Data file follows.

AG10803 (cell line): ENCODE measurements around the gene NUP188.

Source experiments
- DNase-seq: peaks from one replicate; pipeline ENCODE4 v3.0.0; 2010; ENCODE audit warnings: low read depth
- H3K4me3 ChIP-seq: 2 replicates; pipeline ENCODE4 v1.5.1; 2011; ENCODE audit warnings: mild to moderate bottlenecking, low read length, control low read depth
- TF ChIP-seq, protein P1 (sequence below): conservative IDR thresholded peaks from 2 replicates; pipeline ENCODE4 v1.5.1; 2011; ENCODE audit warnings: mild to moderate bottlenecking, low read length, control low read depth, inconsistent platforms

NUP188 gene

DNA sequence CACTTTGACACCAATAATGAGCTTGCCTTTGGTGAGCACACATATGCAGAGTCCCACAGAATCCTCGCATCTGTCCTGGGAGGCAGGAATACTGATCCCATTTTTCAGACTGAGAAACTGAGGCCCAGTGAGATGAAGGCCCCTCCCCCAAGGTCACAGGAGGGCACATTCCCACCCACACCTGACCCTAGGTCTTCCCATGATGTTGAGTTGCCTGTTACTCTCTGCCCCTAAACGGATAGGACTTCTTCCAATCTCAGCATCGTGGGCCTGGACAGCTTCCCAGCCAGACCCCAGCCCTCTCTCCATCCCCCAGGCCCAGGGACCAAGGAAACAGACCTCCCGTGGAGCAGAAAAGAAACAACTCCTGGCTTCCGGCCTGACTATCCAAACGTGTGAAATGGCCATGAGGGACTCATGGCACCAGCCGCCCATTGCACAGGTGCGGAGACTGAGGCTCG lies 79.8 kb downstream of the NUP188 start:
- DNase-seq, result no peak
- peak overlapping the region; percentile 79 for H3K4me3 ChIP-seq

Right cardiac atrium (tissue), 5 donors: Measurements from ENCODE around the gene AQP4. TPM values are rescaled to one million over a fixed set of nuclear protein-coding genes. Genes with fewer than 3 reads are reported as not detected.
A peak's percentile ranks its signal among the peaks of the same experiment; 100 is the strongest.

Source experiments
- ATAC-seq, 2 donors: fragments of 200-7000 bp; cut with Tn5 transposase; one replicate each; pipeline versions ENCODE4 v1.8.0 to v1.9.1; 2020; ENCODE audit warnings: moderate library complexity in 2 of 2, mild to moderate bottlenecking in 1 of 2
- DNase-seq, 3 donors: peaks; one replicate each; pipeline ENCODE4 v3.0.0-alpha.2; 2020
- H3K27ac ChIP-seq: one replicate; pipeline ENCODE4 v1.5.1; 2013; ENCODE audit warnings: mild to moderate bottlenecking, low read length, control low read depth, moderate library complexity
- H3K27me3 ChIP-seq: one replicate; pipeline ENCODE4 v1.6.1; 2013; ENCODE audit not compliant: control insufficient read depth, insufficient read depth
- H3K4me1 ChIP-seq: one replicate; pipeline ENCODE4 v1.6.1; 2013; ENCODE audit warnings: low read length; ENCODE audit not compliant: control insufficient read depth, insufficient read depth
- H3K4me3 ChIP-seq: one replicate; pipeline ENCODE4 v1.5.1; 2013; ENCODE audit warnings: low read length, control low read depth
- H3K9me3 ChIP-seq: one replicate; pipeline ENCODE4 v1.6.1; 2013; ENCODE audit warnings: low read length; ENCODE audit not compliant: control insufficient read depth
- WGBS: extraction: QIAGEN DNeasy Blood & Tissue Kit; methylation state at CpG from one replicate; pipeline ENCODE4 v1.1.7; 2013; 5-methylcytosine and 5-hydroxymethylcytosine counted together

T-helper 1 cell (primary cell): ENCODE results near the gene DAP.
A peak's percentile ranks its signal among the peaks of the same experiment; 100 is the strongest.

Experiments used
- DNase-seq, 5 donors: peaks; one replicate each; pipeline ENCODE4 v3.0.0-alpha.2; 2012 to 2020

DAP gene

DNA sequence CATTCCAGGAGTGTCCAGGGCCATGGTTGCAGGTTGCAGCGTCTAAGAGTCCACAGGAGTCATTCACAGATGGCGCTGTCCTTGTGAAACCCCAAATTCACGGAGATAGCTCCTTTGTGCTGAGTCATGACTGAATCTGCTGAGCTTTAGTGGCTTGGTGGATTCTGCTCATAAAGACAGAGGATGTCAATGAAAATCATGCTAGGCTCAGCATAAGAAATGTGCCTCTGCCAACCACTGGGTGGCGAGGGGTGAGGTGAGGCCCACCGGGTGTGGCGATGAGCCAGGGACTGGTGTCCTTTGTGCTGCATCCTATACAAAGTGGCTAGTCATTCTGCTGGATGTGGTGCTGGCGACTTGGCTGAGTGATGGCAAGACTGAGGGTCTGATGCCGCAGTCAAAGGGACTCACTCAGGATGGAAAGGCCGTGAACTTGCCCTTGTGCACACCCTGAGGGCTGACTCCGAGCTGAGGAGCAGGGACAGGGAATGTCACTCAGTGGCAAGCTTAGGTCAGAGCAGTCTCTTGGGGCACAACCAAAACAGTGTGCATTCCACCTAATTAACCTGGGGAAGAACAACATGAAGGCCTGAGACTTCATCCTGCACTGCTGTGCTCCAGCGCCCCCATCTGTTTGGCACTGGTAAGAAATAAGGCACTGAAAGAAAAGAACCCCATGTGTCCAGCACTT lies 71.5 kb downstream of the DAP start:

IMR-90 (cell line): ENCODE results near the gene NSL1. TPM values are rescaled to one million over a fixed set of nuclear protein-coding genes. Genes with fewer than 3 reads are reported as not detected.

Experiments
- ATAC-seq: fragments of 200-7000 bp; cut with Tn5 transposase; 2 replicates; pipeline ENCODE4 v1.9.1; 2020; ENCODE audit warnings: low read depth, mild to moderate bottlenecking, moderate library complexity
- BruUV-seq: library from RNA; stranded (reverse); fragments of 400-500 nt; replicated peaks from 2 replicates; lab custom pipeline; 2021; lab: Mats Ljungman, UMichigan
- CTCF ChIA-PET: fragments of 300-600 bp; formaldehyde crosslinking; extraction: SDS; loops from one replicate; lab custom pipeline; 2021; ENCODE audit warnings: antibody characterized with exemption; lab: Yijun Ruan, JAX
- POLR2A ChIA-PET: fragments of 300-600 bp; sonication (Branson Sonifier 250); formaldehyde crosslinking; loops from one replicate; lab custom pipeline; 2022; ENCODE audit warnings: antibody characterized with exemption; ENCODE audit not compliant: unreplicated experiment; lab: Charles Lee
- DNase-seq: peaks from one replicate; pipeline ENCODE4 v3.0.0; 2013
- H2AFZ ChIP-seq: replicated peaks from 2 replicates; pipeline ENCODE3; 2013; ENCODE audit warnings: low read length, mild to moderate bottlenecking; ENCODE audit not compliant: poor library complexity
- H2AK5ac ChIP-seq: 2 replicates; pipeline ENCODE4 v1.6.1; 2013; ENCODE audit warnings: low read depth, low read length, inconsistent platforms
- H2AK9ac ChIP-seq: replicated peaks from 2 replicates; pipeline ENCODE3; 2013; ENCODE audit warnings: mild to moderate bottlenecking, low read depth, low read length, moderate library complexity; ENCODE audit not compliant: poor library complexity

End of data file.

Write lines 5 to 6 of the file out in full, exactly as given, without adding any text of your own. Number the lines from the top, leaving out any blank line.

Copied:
- TF ChIP-seq, protein P1 (sequence below): conservative IDR thresholded peaks from 2 replicates; pipeline ENCODE4 v1.5.1; 2011; ENCODE audit warnings: mild to moderate bottlenecking, low read length, control low read depth, inconsistent platforms

NUP188 gene